4K, aka ultra high definition (UHD), remained a CES buzzword, but it was high dynamic range (HDR) TVs, demonstrated by Dolby, that really won over attendees. Frankly, HDR was visually far superior to any 4K or even 8K TV on the CES floor. HDR displays a wider range of colors and it's considerably brighter than a normal TV. The whole image is enhanced to the point where it looks "photo real."

I'm encouraged to learn that SMPTE, the engineering and standards body representing the TV and motion picture industry, solidly supports HDR technology. When a 2K HDR image wins hands down over a 4K or 8K TV, it becomes a no brainer that increased spatial resolution (the sheer number of pixels available on the screen) is the wrong direction for TV manufacturers. It's the depth of image data that those pixels represent that creates a superior viewing experience. Coupled with dramatically increased brightness and remarkable contrast, it will ultimately create a 3D experience that rivals theatrical exhibition. I believe that 2015 will be the year of HDR. 

To continue reading - Why the Automatic 2D to 3D Conversion Button must become history asap and why the installed base of 3D TVs in Home Theaters will become inevitable, please click here --->


Monday, January 20, 2014

Setting The Record Straight On High Dynamic Range TV

I was misquoted in artticle by Adrian Pennington in SVG Europe (http://svgeurope.org) entitled CES 2014: manufacturers gearing up for 4K products, supporting workflows

Below is the quote and a correction:

Quote: "Speaking at a session on future imaging, Barry Sandrew, founder of 2D-3D conversion outfit Legend3D, said: “When you take a 2K or 4K image and present it in HDR you’ve got an image that has never been seen before. It is pristine. You can do it in 2K and upres to 4K and it’s still better. It’s not the number of pixels, it’s about the data. I believe systems and flat panels capable of displaying HDR will be a major theme of CES2015 and in turn these will become the trojan horse for autostereo.”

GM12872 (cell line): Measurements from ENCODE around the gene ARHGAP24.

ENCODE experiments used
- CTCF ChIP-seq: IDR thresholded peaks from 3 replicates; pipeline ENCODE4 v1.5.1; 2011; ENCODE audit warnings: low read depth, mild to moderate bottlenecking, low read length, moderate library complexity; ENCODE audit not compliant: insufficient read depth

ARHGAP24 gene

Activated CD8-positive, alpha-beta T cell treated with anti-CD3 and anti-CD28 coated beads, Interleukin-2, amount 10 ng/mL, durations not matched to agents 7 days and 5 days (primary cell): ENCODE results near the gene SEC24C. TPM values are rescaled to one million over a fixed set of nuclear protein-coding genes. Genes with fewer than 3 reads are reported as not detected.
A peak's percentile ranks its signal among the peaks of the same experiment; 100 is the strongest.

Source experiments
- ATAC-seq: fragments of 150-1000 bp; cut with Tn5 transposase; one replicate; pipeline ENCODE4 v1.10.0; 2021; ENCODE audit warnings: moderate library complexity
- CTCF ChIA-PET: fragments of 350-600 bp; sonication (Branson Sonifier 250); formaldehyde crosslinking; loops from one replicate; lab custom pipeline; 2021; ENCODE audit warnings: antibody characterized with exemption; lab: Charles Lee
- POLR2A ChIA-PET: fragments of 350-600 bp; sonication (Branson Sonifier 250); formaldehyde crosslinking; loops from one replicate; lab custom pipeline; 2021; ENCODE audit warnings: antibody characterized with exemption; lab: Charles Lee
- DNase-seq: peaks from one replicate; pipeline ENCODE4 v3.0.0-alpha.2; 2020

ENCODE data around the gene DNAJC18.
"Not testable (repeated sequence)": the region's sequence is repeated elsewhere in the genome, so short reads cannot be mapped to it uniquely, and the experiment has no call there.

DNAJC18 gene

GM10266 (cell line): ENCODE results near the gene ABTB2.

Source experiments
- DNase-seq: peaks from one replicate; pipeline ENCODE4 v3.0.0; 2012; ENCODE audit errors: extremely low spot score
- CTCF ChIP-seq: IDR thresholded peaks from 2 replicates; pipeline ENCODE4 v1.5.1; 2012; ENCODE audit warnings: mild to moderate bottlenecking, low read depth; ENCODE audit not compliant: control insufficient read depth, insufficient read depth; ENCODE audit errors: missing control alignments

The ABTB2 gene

Correction: I never said nor implied that HDR will become a Trojan horse for autostereo. HDR has nothing to do with lenticular and parallax barrier autostereo (glasses-free 3D) which I consider inherently flawed technology. On the other hand, HDR is most definitely in our future. In fact I expect it to be the star attraction at CES 2015. It's not the number of pixels on the screen that matter, it's the significantly greater luminance and color gamut the pixels represent in HDR that's important. In my opinion, HDR at 2K is a far superior viewing experience than current 4K and yes, even current 8K.

Thursday, January 16, 2014

Legend3D Appoints Industry Veterans

To Key Management Positions

Leading Creative 3D Studio Announces 
New Director of Software Engineering, Director of Business Development and General Manager

CARLSBAD, Calif., Jan. 16, 2014 /PRNewswire/ -- Legend3D, Inc., a pioneer in 2D-to-3D conversion technology and production, today announced two director level appointments and a new general manager. Adam Li will be joining the company as Director of Software Engineering, Stephanie Winslow will serve as the new Director of Business Development, and Robert McInnis, previously Legend3D Director of Compositing, will move into the role of General Manager.

"As we continue to grow our creative and production pipeline and introduce more advanced technology, it's important that we have the highest quality talent in-house to drive creative operations and empower our client studios to produce their 3D feature films on budget and on schedule," said Barry Sandrew, Ph.D., Legend3D's Founder, Chief Creative Officer and Chief Technology Officer. "Adam, Stephanie and Robert are valued additions to our Legend3D management team, each with a wealth of expertise in their respective areas that will positively support our ability to innovate and exceed our clients' expectations."